BirthdayJanuary 28, 1994

Celebrity biographies

  1. About Ernest Lawrence

    Full name: Ernest Lawrence
    Also known as: Ernest O. Lawrence, Ernest Lawrence, Lawrence, Ernest
    Education: Yale University
    Professions: Physicist
    Residence: Berkeley, California
    Nationality: American

  2. Ernest Lawrence Death information

    Died: Wednesday, 27th of August, 1958 (Age: 35)

  3. Ernest Lawrence Biography

    Ernest Orlando Lawrence (August 8, 1901 – August 27, 1958) was a pioneering American nuclear scientist, winner of the Nobel Prize for Physics in 1939 for his invention of the cyclotron. He is also known for his work on uranium-isotope separation for the Manhattan Project, and for founding the Lawrence Berkeley Laboratory and the Lawrence Livermore Laboratory.A graduate of the University of South Dakota and University of Minnesota, Lawrence completed his Doctor of Philosophy degree in physics at Yale in 1925. In 1928, he was hired as an associate professor of physics at the University of California, becoming the youngest full professor there two years later. In its library one evening, Lawrence was intrigued by a diagram of an accelerator that produced high-energy particles. He contemplated how it could be made compact, and came up with an idea for a circular accelerating chamber between the poles of an electromagnet. The result was the first cyclotron. Lawrence went on to build a series of ever larger and more expensive cyclotrons. His Radiation Laboratory became an official department of the University of California in 1936, with Lawrence as its director.During World War II, Lawrence developed electromagnetic isotope separation at the Radiation Laboratory. It used devices known as calutrons, a hybrid of the standard laboratory mass spectrometer and cyclotron. A huge electromagnetic separation plant was built at Oak Ridge, Tennessee, which came to be called Y-12. The process was inefficient, but it worked.After the war, Lawrence campaigned extensively for government sponsorship of large scientific programs, and was a forceful advocate of "Big Science", with its requirements for big machines and big money. Lawrence strongly backed Edward Teller's campaign for a second nuclear weapons laboratory, which Lawrence located in Livermore, California. After his death, the Regents of the University of California renamed the Lawrence Livermore National Laboratory and Lawrence Berkeley National Laboratory after him. Chemical element number 103 was named lawrencium in his honor after its discovery at Berkeley in 1961.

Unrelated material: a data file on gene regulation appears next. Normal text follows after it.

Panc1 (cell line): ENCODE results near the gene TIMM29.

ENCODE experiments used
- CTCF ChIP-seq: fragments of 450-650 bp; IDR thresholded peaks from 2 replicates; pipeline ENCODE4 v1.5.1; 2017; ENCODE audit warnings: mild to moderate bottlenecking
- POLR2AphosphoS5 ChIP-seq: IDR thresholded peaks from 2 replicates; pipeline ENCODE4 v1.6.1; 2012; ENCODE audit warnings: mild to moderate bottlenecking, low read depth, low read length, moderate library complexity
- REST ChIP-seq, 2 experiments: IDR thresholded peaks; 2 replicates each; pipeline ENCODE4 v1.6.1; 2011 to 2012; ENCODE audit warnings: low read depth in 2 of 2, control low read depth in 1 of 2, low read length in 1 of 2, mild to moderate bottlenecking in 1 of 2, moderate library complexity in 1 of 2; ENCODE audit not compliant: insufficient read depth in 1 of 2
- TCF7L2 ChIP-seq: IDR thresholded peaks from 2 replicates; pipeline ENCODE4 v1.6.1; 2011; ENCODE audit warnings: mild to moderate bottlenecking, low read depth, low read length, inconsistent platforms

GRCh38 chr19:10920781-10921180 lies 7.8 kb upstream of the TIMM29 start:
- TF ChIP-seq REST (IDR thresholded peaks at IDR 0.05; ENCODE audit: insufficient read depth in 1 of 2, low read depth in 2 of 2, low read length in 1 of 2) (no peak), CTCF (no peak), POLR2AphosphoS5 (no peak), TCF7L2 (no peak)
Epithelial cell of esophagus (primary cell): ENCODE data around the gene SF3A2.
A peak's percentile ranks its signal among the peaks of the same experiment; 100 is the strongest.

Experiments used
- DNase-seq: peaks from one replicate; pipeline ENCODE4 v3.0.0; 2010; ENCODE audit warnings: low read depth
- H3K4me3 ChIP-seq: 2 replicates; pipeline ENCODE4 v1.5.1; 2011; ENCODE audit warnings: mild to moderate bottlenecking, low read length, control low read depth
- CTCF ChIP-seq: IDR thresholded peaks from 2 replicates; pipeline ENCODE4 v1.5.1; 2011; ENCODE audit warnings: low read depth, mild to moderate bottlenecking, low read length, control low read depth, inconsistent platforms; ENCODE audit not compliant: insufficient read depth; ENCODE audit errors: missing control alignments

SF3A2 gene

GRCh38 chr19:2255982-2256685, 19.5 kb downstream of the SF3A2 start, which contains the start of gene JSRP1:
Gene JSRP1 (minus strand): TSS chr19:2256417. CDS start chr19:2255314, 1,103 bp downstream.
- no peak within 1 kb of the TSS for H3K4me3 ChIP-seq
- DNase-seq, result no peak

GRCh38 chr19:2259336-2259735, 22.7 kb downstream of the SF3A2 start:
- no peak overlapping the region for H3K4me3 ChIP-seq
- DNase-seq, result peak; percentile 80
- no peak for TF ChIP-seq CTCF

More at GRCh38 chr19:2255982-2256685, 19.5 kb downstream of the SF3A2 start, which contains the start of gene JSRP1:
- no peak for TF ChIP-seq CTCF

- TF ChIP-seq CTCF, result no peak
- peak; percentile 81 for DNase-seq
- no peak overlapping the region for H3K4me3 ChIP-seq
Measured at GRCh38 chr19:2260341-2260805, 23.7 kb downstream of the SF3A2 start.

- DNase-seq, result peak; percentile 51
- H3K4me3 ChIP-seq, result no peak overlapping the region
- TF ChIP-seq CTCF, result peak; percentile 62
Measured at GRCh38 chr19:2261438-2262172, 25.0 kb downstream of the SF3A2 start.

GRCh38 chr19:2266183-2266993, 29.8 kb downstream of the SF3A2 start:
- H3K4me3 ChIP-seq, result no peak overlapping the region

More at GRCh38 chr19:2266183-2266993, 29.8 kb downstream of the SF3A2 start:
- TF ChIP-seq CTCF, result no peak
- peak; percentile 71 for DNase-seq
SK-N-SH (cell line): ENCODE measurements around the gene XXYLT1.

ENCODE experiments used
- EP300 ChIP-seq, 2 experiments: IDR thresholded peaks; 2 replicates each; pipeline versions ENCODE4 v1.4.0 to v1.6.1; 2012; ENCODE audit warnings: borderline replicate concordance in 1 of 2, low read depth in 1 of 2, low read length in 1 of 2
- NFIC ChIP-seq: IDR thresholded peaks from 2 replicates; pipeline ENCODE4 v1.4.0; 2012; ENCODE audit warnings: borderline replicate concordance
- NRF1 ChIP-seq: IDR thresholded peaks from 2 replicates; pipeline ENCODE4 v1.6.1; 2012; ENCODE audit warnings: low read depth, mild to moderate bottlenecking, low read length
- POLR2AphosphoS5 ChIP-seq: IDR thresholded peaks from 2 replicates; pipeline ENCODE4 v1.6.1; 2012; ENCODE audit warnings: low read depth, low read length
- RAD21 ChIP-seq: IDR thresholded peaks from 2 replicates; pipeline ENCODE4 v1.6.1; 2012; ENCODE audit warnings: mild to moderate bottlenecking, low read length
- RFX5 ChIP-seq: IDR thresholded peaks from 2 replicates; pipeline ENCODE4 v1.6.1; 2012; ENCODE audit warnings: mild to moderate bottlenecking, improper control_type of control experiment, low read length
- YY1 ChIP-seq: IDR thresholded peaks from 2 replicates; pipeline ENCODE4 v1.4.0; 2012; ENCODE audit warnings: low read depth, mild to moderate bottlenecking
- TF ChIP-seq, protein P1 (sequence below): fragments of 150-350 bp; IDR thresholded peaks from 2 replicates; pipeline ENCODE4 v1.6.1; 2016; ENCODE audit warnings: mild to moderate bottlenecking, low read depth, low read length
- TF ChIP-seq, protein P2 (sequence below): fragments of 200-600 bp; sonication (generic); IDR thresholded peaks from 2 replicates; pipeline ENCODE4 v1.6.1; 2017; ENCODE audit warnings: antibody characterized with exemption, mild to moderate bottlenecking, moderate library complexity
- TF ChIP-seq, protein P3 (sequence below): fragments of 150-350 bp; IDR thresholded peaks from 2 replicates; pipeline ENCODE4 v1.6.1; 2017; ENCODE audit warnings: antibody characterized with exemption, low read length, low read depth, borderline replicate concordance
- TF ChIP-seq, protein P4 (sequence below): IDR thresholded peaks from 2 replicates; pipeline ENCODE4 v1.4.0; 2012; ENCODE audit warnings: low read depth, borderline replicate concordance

4. Ernest Lawrence Family

    Spouse: Mary K. "Molly" Lawrence

  5. Sources